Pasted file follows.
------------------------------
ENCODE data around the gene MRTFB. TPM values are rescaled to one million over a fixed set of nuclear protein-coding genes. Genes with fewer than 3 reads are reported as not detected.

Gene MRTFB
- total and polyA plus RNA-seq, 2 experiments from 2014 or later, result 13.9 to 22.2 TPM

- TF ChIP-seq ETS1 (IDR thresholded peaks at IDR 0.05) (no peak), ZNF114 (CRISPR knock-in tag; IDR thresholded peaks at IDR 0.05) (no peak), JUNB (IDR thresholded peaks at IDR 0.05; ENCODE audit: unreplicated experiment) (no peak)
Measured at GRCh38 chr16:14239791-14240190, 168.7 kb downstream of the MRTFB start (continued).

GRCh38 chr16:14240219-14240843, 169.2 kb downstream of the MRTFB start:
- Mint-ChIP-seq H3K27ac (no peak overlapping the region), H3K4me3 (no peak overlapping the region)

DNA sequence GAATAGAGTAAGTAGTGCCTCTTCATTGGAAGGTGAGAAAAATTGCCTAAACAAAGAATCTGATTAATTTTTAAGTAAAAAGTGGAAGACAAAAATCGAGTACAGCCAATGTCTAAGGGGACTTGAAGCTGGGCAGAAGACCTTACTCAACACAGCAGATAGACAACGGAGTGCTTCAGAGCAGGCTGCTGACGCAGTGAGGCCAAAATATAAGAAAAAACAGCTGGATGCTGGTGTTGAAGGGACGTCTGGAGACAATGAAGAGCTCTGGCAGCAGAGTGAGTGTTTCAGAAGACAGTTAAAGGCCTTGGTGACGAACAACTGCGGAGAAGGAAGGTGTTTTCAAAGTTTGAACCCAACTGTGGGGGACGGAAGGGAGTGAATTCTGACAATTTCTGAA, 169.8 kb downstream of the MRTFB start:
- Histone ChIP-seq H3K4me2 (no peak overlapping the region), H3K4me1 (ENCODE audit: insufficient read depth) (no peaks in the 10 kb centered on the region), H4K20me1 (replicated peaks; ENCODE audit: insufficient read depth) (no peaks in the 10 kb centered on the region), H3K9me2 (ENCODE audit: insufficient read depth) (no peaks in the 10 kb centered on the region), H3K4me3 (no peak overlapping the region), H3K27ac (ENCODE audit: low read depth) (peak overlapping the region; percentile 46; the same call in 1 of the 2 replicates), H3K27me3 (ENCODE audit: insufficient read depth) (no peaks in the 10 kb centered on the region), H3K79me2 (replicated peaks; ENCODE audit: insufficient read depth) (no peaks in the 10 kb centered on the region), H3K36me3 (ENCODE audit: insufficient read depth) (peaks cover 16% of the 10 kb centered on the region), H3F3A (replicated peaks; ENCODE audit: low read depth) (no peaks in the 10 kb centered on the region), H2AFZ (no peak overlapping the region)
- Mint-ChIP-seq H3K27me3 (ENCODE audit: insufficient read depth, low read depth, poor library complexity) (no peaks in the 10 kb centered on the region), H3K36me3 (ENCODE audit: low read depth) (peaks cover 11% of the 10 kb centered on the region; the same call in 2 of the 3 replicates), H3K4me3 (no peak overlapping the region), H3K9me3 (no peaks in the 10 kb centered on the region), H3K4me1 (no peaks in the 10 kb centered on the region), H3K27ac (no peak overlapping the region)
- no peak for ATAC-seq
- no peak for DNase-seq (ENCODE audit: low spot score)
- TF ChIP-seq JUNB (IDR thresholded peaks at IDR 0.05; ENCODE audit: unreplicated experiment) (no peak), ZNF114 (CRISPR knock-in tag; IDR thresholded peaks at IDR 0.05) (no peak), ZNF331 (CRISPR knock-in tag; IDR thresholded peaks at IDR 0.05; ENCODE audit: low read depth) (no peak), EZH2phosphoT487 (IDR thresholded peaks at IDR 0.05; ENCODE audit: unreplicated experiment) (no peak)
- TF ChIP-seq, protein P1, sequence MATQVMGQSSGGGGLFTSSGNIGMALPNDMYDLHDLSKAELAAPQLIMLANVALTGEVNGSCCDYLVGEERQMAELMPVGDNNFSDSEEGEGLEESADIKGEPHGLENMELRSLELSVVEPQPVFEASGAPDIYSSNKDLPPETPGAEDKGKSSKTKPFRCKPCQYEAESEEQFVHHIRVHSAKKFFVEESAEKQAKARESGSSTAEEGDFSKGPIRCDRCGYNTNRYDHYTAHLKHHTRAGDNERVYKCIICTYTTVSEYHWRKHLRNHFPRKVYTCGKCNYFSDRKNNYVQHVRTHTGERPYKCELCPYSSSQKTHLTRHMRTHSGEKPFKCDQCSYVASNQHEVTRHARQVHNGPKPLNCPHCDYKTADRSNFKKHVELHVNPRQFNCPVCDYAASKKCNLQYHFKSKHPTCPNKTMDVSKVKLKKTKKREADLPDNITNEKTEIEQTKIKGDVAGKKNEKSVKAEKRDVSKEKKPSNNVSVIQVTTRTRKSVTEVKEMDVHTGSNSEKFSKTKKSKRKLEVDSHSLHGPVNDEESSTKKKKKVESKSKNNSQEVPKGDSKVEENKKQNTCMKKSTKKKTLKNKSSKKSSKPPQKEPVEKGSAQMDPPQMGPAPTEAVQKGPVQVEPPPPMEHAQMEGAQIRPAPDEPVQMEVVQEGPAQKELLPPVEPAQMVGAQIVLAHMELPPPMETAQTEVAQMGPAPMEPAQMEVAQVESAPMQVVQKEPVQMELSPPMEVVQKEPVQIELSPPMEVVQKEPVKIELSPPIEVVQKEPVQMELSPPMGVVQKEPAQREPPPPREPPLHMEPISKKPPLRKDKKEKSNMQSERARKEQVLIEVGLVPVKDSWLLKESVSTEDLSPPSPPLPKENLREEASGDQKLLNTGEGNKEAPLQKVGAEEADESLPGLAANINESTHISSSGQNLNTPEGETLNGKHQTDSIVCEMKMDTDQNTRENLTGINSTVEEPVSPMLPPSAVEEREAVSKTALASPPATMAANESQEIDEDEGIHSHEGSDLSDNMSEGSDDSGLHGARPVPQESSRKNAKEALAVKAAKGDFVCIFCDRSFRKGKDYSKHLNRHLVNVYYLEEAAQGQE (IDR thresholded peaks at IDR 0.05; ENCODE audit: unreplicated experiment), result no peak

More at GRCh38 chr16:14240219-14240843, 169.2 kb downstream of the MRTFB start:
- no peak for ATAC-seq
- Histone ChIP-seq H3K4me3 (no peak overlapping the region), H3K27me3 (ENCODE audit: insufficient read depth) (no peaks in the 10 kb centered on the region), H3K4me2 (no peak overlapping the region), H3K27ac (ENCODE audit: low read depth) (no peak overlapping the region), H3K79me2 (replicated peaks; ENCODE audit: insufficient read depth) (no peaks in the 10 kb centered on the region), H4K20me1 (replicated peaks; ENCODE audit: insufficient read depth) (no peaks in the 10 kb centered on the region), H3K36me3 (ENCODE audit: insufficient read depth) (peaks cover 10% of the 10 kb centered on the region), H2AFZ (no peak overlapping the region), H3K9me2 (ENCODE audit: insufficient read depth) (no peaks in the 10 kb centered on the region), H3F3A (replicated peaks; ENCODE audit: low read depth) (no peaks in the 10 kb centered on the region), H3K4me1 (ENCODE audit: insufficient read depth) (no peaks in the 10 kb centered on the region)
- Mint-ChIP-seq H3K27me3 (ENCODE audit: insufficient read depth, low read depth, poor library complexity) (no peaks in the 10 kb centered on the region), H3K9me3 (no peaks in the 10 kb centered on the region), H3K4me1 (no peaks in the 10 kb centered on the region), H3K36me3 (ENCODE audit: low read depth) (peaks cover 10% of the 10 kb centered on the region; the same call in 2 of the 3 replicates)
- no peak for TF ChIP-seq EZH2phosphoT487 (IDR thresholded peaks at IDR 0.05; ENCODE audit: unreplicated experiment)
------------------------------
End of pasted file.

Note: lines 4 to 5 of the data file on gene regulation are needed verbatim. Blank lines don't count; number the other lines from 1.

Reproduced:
- TF ChIP-seq ETS1 (IDR thresholded peaks at IDR 0.05) (no peak), ZNF114 (CRISPR knock-in tag; IDR thresholded peaks at IDR 0.05) (no peak), JUNB (IDR thresholded peaks at IDR 0.05; ENCODE audit: unreplicated experiment) (no peak)
Measured at GRCh38 chr16:14239791-14240190, 168.7 kb downstream of the MRTFB start (continued).